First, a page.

Government Burundi is not at peace talks
The government of Burundi will Thursday not be present at the peace talks in neighbouring Tanzania. The opposition will slide in to the conversations.
The peace talks must put an end to the political crisis in the African country.
The government of Burundi agreed to the talks after it became known that also a UN advisor Benomar Jamal is sitting at the table, because the United Nations in the eyes of the Burundian government biased.
The unrest began in 2015 after president Pierre Nkurunziza himself eligible to be drafted for a third term, while only two terms are allowed. Opponents of Nkurunziza argue that with this action, the constitution is undermined. Nkurunziza says, however, that he was in his first term, was elected by parliament and not by the population.
Opposition party CNARED are present in Tanzania. Despite the fact that the group, in its turn, the former president of Tanzania and negotiator, Benjamin William Mpaka accuse of benefits.
Mpaka said in december that the action of Nkurunziza for a third term candidate was legitimate and that the opposition should focus on the elections in 2020.
After the announcement of Nkurunziza in 2015 vomiting there fights between supporters and opponents of the president. This commotion caused the already for hundreds of deaths. Also are already over 300,000 Burundians have fled, mainly to neighbouring countries.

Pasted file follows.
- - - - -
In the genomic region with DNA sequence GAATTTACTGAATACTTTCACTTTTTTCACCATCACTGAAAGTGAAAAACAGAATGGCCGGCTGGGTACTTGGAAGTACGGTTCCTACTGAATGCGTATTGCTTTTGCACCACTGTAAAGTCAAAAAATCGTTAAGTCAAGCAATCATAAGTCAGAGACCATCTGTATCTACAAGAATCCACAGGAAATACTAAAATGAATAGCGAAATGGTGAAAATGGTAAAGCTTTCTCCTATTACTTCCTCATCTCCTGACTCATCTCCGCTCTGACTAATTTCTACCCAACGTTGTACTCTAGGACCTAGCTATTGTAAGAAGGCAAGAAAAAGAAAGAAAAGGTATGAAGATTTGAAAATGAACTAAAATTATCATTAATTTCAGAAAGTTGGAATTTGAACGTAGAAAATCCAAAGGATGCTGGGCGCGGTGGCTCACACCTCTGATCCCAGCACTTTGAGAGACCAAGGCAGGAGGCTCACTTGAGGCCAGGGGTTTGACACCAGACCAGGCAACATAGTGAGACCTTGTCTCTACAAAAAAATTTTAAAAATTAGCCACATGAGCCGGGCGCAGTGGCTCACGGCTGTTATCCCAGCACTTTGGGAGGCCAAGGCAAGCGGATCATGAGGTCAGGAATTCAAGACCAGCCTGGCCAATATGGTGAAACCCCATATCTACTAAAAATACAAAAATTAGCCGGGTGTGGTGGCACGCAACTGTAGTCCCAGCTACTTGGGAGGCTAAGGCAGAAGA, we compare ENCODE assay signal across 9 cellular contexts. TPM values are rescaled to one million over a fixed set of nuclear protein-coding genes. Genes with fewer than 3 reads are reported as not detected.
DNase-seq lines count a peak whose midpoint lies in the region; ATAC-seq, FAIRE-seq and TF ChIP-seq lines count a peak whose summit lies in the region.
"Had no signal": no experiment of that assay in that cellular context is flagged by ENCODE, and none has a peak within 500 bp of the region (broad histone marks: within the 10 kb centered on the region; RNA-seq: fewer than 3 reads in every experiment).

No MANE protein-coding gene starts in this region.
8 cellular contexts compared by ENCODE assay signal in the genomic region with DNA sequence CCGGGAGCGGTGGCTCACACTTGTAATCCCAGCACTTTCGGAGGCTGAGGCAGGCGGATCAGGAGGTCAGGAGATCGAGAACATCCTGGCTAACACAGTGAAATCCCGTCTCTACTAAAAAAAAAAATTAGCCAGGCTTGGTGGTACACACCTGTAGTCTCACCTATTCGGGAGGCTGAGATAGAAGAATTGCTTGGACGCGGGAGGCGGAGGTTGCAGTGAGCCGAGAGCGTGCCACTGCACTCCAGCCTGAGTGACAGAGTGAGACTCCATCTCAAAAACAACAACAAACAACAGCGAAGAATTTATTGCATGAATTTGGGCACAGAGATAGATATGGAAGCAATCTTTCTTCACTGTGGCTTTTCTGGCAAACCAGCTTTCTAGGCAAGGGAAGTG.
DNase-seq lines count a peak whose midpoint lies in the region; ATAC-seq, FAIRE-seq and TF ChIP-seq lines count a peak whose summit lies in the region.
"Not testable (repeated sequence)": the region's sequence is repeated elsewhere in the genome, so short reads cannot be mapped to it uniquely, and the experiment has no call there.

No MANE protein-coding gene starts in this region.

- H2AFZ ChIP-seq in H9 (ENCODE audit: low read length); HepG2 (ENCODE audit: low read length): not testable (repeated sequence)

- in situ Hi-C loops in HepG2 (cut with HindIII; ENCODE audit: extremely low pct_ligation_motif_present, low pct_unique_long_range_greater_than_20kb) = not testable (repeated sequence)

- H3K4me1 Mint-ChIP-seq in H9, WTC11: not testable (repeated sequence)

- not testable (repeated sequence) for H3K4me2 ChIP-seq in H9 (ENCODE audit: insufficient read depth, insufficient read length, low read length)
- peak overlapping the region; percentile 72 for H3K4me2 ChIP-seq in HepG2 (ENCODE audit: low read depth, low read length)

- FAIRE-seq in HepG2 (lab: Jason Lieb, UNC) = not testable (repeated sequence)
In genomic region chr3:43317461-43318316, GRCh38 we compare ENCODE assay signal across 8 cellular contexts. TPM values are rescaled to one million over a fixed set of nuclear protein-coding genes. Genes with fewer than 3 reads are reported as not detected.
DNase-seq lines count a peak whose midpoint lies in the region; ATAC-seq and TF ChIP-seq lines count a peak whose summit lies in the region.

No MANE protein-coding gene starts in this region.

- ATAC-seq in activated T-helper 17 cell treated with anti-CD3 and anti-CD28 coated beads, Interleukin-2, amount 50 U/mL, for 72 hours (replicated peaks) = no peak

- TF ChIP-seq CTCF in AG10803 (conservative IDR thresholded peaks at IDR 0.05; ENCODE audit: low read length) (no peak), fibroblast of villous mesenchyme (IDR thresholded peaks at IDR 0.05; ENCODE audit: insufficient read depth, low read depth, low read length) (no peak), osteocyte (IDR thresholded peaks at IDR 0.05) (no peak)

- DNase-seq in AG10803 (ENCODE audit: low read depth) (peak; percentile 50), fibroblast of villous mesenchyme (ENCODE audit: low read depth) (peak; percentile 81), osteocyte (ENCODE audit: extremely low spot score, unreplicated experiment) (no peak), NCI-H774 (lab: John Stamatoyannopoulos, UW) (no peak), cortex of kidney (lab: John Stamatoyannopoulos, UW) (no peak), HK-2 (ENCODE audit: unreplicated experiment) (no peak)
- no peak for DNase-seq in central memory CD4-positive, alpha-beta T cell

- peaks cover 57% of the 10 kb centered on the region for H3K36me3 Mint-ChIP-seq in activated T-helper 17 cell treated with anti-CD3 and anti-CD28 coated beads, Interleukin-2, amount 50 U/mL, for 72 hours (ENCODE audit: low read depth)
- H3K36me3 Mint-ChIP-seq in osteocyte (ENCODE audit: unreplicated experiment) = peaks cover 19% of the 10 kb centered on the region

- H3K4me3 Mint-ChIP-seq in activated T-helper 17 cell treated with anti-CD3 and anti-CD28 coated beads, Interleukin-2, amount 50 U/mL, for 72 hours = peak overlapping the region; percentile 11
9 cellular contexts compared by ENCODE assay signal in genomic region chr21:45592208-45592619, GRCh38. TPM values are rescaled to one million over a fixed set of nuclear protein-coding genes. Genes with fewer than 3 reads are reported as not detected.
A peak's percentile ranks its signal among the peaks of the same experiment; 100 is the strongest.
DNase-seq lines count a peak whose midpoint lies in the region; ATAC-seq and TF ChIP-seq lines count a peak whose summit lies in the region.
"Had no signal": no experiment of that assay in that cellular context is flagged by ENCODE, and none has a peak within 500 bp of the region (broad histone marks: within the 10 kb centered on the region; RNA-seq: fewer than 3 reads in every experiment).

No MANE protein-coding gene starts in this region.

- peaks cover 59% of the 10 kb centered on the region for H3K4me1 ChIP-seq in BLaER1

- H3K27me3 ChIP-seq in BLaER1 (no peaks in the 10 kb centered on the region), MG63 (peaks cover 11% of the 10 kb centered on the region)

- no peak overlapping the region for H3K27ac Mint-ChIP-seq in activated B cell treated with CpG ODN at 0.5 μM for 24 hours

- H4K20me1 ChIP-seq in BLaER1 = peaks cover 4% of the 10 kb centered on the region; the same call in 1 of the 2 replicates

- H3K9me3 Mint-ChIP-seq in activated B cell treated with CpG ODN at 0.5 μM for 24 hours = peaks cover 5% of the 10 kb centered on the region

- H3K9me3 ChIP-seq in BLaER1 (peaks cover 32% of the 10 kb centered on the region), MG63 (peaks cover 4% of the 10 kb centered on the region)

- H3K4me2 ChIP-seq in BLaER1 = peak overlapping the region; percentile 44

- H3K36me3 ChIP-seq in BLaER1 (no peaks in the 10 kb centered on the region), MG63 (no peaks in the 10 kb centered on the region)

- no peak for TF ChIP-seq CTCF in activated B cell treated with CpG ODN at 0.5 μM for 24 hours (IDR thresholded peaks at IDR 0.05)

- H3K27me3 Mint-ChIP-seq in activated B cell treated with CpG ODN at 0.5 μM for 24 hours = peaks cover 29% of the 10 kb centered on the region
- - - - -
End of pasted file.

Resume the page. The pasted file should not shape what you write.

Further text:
Unrest In Burundi
The Security council of the United Nations (UN) approves a resolution for a police action in the African country of Burundi.
It’s been quite some time restless in Burundi since president Pierre Nkurunziza in april 2015, has said for a third term candidate, according to his opponents is illegal.
Since then, there have been nearly five hundred deaths, more than 250,000 people on the flight.
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Human rights groups accuse security forces of Burundi from the use of excessive violence against protesters. Burundi refused multiple times to UN investigators access to the country.
The UN has been to ensure the outbursts of violence in Burundi. The majority of the Burundians is Hutu, 15 percent Tutsi. Nkurunziza, a former Hutu rebel leader, a very religious.
Burundi is one of the poorest African countries.
What goes wrong in Burundi?